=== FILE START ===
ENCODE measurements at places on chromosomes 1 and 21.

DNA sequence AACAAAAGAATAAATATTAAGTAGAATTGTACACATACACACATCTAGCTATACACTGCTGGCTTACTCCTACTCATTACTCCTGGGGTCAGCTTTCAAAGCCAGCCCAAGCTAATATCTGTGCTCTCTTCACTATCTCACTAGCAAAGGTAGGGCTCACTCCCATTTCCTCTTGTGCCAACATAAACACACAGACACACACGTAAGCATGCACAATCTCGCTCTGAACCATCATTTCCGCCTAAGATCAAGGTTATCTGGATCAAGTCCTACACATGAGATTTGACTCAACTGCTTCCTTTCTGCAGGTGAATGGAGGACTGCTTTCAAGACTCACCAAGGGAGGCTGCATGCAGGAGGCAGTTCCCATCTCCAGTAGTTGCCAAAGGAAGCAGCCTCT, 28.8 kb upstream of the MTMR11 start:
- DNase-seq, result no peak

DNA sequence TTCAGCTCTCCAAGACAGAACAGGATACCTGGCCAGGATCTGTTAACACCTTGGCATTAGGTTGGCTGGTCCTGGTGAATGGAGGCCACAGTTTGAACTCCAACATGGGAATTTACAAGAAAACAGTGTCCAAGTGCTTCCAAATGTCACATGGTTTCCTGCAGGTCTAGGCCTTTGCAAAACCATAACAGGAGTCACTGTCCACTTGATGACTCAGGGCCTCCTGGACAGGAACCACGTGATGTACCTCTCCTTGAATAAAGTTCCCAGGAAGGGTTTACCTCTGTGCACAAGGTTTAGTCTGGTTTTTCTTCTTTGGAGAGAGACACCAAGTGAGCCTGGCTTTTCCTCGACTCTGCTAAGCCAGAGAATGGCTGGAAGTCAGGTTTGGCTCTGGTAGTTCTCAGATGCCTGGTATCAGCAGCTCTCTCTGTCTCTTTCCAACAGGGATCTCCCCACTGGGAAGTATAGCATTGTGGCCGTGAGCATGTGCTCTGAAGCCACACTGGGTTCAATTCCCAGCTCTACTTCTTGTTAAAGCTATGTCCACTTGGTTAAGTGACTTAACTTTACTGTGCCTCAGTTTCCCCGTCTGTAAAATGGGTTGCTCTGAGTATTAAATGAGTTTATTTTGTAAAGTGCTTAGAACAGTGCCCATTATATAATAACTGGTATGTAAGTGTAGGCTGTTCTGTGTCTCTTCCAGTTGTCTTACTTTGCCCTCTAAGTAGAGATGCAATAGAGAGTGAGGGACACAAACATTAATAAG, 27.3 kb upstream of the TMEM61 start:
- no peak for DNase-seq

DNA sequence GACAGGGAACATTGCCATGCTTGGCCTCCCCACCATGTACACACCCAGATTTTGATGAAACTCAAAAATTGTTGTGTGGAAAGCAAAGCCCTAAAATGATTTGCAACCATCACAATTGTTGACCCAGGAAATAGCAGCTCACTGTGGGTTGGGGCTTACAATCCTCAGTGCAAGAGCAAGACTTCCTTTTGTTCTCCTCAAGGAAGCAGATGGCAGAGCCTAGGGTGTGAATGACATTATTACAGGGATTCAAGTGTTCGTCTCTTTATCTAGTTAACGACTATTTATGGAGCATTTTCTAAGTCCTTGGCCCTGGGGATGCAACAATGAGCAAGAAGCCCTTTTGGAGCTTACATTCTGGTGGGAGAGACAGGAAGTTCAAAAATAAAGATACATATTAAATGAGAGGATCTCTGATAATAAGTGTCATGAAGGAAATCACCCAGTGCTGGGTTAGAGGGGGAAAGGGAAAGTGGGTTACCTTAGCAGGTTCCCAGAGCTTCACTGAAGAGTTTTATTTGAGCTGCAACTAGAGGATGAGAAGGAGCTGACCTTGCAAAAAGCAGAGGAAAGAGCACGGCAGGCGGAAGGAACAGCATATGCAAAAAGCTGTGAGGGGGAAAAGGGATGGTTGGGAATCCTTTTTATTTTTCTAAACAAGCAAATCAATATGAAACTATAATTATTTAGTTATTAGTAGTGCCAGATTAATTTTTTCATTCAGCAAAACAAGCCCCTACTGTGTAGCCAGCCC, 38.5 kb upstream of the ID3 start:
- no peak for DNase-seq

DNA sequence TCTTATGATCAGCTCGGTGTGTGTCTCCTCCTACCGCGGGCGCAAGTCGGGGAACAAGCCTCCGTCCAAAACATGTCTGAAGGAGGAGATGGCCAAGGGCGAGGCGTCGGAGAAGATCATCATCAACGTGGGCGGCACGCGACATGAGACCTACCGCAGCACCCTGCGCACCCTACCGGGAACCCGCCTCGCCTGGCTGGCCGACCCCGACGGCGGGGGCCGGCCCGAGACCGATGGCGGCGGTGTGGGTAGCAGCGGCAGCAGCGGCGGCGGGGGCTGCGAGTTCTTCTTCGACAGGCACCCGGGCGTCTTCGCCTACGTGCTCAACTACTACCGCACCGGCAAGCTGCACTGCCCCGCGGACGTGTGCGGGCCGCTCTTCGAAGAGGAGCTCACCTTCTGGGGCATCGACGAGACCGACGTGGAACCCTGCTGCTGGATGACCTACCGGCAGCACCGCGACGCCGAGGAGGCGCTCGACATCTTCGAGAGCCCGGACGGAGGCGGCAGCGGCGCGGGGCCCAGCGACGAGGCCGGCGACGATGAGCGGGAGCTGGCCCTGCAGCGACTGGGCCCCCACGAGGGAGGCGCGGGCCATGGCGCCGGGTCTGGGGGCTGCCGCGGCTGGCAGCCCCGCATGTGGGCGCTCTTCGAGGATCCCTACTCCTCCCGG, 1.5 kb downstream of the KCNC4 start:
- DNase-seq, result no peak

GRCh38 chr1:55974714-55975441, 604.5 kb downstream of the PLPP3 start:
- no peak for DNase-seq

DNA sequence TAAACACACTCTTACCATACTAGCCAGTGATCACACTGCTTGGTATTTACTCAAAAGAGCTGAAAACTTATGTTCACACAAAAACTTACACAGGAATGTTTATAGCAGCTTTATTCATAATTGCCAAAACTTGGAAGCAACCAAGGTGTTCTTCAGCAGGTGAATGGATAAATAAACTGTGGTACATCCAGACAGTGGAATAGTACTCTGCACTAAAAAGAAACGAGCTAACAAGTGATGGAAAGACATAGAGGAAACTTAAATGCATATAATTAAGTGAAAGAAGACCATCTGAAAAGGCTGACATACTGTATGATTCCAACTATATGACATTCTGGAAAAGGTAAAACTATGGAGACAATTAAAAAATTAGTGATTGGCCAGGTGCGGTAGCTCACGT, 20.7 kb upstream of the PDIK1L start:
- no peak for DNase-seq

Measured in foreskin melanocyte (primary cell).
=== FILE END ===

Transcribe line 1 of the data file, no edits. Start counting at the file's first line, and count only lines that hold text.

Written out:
ENCODE measurements at places on chromosomes 1 and 21.